I have had some topics over time that I return to again and again as I study and look at history.  One of them involves strategists and thinkers. Particularly those who have given great thought to diplomatic and military affairs. One who fascinates me is Alfred Thayer Mahan, who I first ran into in  a sustained way when I was working on my bachelor’s degree.  He is also one of those strategists who just returns to the headlines over and over.  It really makes no sense in a way.  There was nothing particular special about him, yet his ideas still attract attention. Most recently articles on The National Interest blog and his writings are required reading in the Chinese Navy today. Mahan was a naval officer who won no major military encounters, became disillusioned with the navy so much that in his later years he actively campaigned not to be sent to sea.  Preferring instead to hold teaching positions and to do research. Over time his writing would shape not only how the United States, but how the rest of the world prepared and understood war. He was to receive acclaim from both Theodore Roosevelt and the German Kaiser Wilhelm II.

Today I want to give some background on the early life of Mahan and how it would later influence his writing and views.  Mahan is known particularly for his book The Influence of Seapower Upon History, 1660-1783 that was originally published in 1890.  He was born West Point, New York in 1840. The son of a United States Military Academy instructor, Dennis Hart Mahan, who in his decades at the academy would teach most of the notable generals of the civil war- both north and south. His family had wanted him to become a minister and early on he did pursue this path, studying at Columbia University for two years. There while reading the tales of James Fenimore Cooper he yearned to go to sea.  Mahan’s father helped secure him a post at the United States Naval Academy where he graduated in 1859.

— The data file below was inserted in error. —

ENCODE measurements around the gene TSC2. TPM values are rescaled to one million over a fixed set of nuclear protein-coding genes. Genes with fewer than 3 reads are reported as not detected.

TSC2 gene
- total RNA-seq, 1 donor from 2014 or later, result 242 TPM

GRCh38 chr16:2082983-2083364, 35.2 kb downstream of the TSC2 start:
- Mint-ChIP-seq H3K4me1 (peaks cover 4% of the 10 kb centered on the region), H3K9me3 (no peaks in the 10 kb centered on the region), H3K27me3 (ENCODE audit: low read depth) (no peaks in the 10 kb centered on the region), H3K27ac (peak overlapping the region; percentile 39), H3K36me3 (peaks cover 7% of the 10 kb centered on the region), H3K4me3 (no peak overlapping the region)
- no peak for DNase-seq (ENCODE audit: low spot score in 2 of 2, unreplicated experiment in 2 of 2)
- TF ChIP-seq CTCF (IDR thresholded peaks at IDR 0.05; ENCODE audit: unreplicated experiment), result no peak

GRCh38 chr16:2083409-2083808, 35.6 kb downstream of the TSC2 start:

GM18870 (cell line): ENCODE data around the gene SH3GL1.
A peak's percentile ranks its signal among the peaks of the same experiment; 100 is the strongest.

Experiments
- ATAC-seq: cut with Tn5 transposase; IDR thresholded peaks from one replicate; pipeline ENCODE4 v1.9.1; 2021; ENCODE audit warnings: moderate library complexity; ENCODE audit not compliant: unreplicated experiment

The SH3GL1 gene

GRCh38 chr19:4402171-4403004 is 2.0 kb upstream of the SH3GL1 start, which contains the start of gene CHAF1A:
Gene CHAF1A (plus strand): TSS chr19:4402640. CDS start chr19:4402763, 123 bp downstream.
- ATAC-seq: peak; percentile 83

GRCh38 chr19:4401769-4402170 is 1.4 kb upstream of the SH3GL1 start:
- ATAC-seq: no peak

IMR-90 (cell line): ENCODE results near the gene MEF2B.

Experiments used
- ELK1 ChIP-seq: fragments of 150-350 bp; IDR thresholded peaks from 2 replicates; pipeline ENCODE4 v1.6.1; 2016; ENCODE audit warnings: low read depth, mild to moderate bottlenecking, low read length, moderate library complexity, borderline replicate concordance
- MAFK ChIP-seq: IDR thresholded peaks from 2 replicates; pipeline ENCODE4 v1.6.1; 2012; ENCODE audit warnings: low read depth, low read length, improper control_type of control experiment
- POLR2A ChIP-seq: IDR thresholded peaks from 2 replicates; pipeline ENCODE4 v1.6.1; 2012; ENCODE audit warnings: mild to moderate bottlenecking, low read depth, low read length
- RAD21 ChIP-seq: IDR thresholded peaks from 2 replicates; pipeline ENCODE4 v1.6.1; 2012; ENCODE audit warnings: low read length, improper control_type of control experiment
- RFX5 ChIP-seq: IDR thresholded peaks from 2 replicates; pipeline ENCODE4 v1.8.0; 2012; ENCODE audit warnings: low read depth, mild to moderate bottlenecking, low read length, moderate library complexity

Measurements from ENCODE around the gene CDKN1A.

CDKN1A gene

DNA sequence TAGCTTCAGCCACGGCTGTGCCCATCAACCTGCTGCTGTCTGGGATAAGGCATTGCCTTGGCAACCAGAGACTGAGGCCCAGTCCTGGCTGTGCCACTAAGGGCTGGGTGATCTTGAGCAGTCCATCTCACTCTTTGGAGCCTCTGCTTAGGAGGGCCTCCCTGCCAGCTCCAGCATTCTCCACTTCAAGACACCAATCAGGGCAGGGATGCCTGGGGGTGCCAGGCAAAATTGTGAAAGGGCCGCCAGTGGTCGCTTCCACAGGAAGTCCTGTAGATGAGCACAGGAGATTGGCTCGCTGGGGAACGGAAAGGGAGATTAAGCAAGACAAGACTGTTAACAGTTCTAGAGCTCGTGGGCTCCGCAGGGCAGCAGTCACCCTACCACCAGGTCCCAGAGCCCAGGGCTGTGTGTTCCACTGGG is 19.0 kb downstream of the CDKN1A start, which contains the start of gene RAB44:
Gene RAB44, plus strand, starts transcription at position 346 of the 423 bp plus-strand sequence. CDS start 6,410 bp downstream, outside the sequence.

He would spend the Civil War doing blockade duty of the coast of the south.  After the war he was on voyages that took him to Japan, through Europe and to see the Suez Canal.  In 1875 he was assigned to the Boston Navy Yard.  There he was appalled at what he saw, the worlds most powerful navy during the Civil War,  with rampant corruption and a navy a shell of its former self.  Mahan was spend time also at the Brooklyn Naval Yard until 1883 when he was given command of the Wachusett and was sent to monitor a border war between Chile and Peru.  It was in Lima, Peru that the ideas that would make Mahan influential would start to form. He was to later state that it was reading Theodor Mommsen’s History of Rome that catapulted him to start thinking about the history of naval matters. He started wondering:  what if Hannibal had a navy strong enough that he could have attacked Rome directly?

Another man at this time was also starting to think and appreciate naval history in ways not thought of before, Commodore Stephen Luce, who in response would urge the navy to establish the Navy War College.  Luce would appoint Mahan to start teaching at the new school.  Mahan would focus his lectures on the War of 1812.  While there he reached out to a New York legislator who had just written his own book on the subject, Theodore Roosevelt. With Luce and Roosevelt’s encouragement Mahan would start to write his most influential book.